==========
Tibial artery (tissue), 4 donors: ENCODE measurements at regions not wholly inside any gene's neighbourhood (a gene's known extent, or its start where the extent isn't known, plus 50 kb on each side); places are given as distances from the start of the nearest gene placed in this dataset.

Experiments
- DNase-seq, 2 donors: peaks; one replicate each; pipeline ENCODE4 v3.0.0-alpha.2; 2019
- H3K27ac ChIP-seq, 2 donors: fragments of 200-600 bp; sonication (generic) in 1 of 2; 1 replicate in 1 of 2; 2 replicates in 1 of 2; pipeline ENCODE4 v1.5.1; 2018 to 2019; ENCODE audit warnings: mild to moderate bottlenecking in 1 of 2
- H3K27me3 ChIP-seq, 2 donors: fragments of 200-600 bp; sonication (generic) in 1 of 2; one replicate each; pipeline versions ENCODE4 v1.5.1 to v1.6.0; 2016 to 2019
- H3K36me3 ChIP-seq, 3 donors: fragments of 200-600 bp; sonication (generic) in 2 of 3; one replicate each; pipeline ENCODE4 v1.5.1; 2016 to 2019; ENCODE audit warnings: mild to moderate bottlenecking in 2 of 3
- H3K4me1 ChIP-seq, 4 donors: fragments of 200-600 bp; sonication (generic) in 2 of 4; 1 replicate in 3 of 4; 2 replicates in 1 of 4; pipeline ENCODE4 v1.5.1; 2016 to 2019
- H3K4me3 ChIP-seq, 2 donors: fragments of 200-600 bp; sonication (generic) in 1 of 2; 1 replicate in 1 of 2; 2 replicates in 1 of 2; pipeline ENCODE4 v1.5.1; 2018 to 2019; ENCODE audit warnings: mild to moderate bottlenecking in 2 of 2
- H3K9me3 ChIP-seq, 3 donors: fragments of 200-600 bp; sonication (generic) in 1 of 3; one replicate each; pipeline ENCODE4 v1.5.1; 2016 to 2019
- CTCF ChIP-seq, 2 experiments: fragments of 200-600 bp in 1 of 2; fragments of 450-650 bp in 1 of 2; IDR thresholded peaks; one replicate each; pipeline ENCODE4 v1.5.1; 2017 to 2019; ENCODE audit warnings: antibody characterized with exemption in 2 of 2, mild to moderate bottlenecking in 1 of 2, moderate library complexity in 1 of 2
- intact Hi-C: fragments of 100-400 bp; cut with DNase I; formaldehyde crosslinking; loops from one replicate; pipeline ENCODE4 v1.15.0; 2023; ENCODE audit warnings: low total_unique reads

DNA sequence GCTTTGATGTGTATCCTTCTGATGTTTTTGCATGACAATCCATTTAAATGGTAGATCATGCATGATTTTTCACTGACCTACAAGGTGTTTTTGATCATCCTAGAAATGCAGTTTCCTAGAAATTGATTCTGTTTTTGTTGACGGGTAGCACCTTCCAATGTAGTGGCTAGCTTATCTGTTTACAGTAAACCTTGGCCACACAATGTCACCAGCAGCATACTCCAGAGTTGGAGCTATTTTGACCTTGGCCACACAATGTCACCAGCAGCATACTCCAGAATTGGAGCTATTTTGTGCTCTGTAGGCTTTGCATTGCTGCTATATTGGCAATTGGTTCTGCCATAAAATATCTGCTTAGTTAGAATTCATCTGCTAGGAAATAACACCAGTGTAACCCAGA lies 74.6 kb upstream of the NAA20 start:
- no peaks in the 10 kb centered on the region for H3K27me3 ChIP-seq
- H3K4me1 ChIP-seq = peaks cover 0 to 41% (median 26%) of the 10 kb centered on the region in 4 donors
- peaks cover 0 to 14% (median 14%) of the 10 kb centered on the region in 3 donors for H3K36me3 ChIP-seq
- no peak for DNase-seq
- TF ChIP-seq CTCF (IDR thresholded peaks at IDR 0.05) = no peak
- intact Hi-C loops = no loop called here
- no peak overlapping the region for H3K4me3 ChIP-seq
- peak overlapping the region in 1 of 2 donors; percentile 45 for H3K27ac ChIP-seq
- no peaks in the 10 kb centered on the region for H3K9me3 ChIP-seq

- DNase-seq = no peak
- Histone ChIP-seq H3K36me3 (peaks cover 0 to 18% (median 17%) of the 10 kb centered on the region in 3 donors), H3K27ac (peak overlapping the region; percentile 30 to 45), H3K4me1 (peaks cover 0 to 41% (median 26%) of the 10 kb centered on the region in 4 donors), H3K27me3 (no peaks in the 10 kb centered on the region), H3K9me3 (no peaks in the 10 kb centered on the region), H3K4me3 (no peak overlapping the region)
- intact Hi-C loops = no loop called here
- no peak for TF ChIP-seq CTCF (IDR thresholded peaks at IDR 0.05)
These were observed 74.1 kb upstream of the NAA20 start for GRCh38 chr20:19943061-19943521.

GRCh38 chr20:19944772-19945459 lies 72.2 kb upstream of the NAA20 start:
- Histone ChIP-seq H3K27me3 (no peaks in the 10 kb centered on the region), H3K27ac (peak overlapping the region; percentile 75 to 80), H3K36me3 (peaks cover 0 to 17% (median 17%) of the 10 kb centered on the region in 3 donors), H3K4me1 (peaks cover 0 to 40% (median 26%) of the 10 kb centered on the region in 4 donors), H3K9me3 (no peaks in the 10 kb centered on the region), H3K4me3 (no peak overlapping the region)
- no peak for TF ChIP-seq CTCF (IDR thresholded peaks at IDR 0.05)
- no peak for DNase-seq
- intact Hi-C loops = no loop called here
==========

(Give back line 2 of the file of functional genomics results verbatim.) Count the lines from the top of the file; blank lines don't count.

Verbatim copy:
Experiments